By: Marcus Turner Jones
For the first time since 1993 and the dawning of the democratic era in South Africa, value added tax (VAT) and income tax in the country have been raised. VAT will increase from 14 per cent to 15 per cent in South Africa from April, as announced by finance minister Malusi Gigabe in his February budget speech. Already this has generated a lot of criticism and speculation, with the rises set to impact the country and its economy in many ways.
Why the Rise Now?
South Africa has undergone the recent political change with new president Cyril Ramaphosa taking over from Jacob Zuma in February. The rise in VAT is seen as one of his first actions in an attempt to turn around state finances which have been mismanaged and plagued by corruption for years. It is also a measure to tackle rising debt and prevent the economy falling further.
Currently the fiscal debt is expected to be at 4.3 per cent of gross domestic product in the financial year ending 2018. Raising VAT and income taxes is predicted to raise R36bn (US$3bn) in revenue and cut the fiscal deficit to 3.5 per cent. The weak economy has left the South African government facing a R50bn shortfall in tax revenue, meaning action must be taken to address this.
What Has Been the Reaction?
The main critics of the South African government’s decision to raise VAT and income taxes have included labour unions and civil society groups. They have challenged the decision, claiming it will be a disproportionate burden on the poor, as these measures are essentially raising the funds required to work towards financial stability from their pockets.
Mr Gigaba has admitted himself that these fiscal proposals will cause economic discomfort but claims it is unavoidable. While the move goes some way towards cutting the deficit, in the wider scheme of things many believe that fundamental budget reform is what’s really needed. New policies that tackle structural constraints in the South African policy and dealing with corruption require plenty of focus as well.
Will it Impact the Economy?
Undoubtedly, though whether it has the desired positive effect the government is hoping for remains to be seen. The VAT rise may only be one per cent, but consumers will feel it in their pockets from April 1st as it affects almost all products and services. A rise in prices across the board coupled with an increase in fuel levy will have an impact.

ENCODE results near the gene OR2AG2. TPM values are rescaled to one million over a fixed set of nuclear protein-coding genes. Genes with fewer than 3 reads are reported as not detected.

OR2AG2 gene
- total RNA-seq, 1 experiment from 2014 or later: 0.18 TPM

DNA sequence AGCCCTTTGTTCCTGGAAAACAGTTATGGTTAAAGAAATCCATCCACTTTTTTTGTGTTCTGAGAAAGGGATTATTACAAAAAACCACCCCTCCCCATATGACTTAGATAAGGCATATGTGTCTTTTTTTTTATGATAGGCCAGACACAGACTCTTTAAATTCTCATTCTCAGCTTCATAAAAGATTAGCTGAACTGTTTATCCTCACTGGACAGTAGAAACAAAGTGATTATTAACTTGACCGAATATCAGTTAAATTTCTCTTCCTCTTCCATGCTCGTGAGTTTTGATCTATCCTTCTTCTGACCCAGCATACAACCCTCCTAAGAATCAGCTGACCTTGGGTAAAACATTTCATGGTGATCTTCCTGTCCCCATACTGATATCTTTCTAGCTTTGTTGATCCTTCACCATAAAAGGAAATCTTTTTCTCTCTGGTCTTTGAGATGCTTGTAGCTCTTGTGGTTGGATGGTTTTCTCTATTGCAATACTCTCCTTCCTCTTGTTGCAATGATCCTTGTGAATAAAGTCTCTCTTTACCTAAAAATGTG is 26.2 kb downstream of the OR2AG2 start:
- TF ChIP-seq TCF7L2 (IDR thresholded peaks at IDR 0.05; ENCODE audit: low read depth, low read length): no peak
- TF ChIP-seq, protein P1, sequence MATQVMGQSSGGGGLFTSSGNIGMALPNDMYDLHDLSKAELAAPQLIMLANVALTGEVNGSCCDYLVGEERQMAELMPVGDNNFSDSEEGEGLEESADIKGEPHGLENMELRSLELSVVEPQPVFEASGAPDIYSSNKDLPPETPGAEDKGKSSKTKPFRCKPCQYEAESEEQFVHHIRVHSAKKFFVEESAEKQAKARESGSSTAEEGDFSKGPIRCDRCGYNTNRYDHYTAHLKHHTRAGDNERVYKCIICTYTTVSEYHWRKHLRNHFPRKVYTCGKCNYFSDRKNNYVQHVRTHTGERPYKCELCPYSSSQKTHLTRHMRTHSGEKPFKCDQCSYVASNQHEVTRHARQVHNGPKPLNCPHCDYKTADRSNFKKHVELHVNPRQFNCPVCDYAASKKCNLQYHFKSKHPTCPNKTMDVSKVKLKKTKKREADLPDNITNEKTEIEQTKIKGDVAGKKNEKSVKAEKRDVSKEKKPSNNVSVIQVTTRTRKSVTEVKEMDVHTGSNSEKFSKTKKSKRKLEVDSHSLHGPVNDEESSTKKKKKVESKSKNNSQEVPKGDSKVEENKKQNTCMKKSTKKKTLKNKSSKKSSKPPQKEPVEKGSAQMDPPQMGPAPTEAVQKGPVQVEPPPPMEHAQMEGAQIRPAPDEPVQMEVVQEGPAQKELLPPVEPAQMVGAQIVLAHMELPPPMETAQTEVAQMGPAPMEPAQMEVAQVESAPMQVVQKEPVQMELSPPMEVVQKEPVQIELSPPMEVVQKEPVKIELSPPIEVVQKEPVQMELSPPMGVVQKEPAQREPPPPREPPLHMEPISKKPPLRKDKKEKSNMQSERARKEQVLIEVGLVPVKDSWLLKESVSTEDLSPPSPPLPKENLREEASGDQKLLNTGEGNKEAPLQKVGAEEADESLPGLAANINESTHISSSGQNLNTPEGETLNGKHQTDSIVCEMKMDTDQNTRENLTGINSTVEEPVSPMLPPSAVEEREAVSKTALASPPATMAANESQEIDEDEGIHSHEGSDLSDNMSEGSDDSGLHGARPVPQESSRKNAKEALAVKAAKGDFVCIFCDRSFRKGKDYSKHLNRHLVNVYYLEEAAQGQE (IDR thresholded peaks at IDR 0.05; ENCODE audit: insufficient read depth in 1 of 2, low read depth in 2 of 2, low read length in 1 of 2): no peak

Many digital goods and services from foreign firms, such as Netflix subscriptions, have received inconsistent treatment when it comes to VAT. South Africa’s VAT regulations that cover foreign businesses have been updated as well though, meaning price increases of at least 15 per cent can be expected.
For financial services and those with a stake in them, the VAT rise and increase in prices could lead to a drop in value. As consumers will have less money to spend they are less likely to be making financial investments or savings, so financial services will be hoping for a quick upturn in the economy.
How Will The Markets React?
Forex trading is exempt from VAT but that doesn’t mean it won’t be affected. Generally, any change in monetary policy and such macroeconomic events lead to a change in the economy and volatility for the country’s currency. A quality FX broker can alert you to any price changes as they happen. The South African rand will be at risk in the early stages and in the aftermath of political change, but if the rising budget deficit is corrected then it could strengthen in time.
The South African government has said it will assess the impact of the VAT increase to soften its impact, likely through adding more zero-rates and tax-free items. In the coming months the true impact of the rise will become clear.